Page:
Section 5.8.1 of the submissions report summarises the large number of "concerns about lack of certainty about changes to bus network" raised in responses to the EIS, and this is fair enough. The response of TfNSW is: "The NSW Government released the final Sydney City Centre Access Strategy (SCCAS) and Sydney's Bus Future in December 2013. These strategies form the basis of the Sydney City Centre bus network and changes to the South East bus network."
Figure 4.2 from EIS (re-post)
The EIS published tables and the figure reproduced again (left) led to the concerns in many of the submissions to the EIS. I raised several objections in my submission, based on the data in the EIS.

Now the only response of TfNSW to all these objections and concerns raised in submissions to the EIS is to ask the Assessors to ignore the data in the EIS and the concerns that arose and to give approval to the project on the basis of brochures that were not included in the EIS and were not released to the public until after the EIS went on exhibition. I do not know when the SCCAS brochure was released in December but the second brochure was released two working days before the exhibition period was due to end.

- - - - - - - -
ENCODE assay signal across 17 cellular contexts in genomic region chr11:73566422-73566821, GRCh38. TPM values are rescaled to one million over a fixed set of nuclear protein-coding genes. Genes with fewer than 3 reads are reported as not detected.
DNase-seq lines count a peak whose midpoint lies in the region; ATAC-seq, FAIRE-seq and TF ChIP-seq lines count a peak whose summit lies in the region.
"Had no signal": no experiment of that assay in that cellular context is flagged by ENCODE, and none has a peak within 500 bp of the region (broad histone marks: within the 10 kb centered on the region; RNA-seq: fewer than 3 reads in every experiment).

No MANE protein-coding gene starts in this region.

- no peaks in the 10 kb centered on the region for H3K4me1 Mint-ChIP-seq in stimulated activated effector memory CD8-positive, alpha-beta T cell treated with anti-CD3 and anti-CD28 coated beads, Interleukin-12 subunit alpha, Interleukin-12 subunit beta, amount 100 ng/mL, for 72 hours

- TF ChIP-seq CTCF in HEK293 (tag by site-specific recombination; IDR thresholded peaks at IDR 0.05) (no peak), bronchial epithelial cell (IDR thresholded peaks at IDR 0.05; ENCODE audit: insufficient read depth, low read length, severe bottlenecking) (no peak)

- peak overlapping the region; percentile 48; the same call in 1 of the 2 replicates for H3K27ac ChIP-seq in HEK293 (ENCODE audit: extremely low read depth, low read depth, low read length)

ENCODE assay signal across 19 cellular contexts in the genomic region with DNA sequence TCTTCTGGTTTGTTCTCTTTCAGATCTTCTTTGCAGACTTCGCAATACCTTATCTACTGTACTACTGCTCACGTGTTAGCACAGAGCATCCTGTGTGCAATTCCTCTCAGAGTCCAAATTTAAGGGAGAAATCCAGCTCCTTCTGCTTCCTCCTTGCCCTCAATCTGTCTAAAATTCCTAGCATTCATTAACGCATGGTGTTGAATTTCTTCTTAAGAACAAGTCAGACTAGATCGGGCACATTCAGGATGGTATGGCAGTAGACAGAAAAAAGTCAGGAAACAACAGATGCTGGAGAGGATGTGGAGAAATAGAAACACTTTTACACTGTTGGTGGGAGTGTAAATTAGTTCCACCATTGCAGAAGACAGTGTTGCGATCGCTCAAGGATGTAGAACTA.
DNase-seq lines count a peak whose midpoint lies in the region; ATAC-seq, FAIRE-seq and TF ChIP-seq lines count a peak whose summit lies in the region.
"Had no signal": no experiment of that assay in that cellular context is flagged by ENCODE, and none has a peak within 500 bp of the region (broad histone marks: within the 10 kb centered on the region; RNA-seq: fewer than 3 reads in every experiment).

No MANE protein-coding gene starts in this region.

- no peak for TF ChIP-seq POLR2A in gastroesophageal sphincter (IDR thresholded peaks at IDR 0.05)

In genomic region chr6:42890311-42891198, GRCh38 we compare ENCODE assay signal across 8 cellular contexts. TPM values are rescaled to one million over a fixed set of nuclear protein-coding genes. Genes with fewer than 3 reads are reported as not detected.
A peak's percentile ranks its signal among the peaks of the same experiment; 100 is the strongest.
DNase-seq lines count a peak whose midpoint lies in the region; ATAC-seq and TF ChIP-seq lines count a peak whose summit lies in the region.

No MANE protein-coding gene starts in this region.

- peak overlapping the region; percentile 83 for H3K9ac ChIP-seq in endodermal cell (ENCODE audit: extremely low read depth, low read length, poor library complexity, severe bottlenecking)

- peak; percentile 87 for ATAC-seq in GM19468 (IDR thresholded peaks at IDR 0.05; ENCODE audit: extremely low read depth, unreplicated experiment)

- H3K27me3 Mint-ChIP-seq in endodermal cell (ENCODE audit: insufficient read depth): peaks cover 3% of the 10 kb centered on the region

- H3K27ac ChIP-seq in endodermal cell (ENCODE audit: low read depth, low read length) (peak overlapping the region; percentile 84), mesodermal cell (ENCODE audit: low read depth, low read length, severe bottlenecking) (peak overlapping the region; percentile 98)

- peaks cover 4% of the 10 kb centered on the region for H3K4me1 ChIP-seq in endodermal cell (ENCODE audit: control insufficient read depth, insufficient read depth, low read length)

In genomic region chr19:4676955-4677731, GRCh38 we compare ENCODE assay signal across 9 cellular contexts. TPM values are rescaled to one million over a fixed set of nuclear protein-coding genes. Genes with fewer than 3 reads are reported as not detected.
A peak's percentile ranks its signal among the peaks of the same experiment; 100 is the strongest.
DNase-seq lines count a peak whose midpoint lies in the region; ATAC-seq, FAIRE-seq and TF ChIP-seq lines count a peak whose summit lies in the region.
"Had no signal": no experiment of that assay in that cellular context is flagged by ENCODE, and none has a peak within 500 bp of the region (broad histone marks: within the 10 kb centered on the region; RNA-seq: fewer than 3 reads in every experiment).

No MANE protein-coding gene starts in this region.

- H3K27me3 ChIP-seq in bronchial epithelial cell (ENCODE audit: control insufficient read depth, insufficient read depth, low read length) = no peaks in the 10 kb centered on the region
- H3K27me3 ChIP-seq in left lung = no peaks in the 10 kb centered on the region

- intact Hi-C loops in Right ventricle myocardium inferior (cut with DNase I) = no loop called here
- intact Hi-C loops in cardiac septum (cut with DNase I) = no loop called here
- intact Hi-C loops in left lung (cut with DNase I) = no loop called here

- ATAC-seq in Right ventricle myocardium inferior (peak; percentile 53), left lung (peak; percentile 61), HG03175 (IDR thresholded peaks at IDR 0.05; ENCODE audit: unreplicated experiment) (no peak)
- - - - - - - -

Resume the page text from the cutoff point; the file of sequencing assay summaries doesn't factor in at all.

If this is legal then the EIS legislation has been drained of its life blood and is all but worthless.

The response goes on: "TfNSW will commence detailed planning for the South East bus network in 2016/2017 in preparation for the commencement of CSELR operations". That is, one year after the next state election. The state government has not established that there is any pressing need for O'Farrell's whimsical project - quite the contrary. In my submission I asked the Assessors to not give approval to the EIS until TfNSW has established where bus routes can physically turn around.

TfNSW clearly believes that the Assessors are imbeciles, or it has inside information that the Public Servants at Infrastructure and Planning have been subverted along with those at the monster bureaucracies set up by O'Farrell, RMS and TfNSW.

So where do buses turn around

The trams along George Street obliterate all the places in the CBD where buses can physically turn around except for Phillip Street, but this post deals with Anzac Parade. The concern is listed in Volume 1 Part A Section 5.8.1 as
  • Further information requested about where buses will turn around at Todman Avenue following introduction of the CSELR proposal.
Bus services that will be forcibly terminated at the Kingsford tram terminal transfer passengers to privately-operated cattle cars but the tram rails make it physically impossible for them to turn around. Buses must travel on empty until it is physically possible to turn around. This is not until the buses have passed through the newly created "pinch points" at the Strachan Street stop and the revised UNSW stop above. We can deduce: not until Todman Avenue. The University of NSW is the nigger in the wood pile for Anzac Parade having built the sheer glass facade of the foyer of the NIDA theatre on the plot boundary opposite the "Square House". Pavement widths and lane widths must be reduced on either side of the stop.